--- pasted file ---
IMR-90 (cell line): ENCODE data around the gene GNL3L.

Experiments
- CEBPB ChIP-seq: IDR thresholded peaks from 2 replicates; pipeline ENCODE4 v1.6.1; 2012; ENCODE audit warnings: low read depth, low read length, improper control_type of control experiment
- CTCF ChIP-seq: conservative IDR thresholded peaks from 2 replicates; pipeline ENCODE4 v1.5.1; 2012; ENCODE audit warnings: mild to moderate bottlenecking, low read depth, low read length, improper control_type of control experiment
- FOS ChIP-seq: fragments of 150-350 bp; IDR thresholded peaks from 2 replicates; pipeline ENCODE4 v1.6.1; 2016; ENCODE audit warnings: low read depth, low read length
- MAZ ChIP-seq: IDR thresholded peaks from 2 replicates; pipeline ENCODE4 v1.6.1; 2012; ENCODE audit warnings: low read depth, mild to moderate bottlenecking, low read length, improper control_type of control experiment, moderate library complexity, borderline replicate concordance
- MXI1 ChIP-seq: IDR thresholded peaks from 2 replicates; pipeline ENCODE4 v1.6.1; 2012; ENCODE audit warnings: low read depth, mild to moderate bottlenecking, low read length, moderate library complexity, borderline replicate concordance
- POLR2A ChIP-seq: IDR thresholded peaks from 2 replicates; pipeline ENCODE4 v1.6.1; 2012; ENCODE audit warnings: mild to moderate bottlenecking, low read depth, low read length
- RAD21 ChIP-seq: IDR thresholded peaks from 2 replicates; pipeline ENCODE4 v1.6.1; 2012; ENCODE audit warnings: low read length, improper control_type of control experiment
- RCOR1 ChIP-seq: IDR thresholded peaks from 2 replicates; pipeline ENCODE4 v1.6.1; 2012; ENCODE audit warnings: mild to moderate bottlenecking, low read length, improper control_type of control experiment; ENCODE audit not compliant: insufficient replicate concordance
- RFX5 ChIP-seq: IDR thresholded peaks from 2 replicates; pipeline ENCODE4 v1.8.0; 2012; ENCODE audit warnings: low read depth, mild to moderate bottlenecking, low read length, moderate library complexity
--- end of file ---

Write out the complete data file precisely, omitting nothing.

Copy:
IMR-90 (cell line): ENCODE data around the gene GNL3L.

Experiments
- CEBPB ChIP-seq: IDR thresholded peaks from 2 replicates; pipeline ENCODE4 v1.6.1; 2012; ENCODE audit warnings: low read depth, low read length, improper control_type of control experiment
- CTCF ChIP-seq: conservative IDR thresholded peaks from 2 replicates; pipeline ENCODE4 v1.5.1; 2012; ENCODE audit warnings: mild to moderate bottlenecking, low read depth, low read length, improper control_type of control experiment
- FOS ChIP-seq: fragments of 150-350 bp; IDR thresholded peaks from 2 replicates; pipeline ENCODE4 v1.6.1; 2016; ENCODE audit warnings: low read depth, low read length
- MAZ ChIP-seq: IDR thresholded peaks from 2 replicates; pipeline ENCODE4 v1.6.1; 2012; ENCODE audit warnings: low read depth, mild to moderate bottlenecking, low read length, improper control_type of control experiment, moderate library complexity, borderline replicate concordance
- MXI1 ChIP-seq: IDR thresholded peaks from 2 replicates; pipeline ENCODE4 v1.6.1; 2012; ENCODE audit warnings: low read depth, mild to moderate bottlenecking, low read length, moderate library complexity, borderline replicate concordance
- POLR2A ChIP-seq: IDR thresholded peaks from 2 replicates; pipeline ENCODE4 v1.6.1; 2012; ENCODE audit warnings: mild to moderate bottlenecking, low read depth, low read length
- RAD21 ChIP-seq: IDR thresholded peaks from 2 replicates; pipeline ENCODE4 v1.6.1; 2012; ENCODE audit warnings: low read length, improper control_type of control experiment
- RCOR1 ChIP-seq: IDR thresholded peaks from 2 replicates; pipeline ENCODE4 v1.6.1; 2012; ENCODE audit warnings: mild to moderate bottlenecking, low read length, improper control_type of control experiment; ENCODE audit not compliant: insufficient replicate concordance
- RFX5 ChIP-seq: IDR thresholded peaks from 2 replicates; pipeline ENCODE4 v1.8.0; 2012; ENCODE audit warnings: low read depth, mild to moderate bottlenecking, low read length, moderate library complexity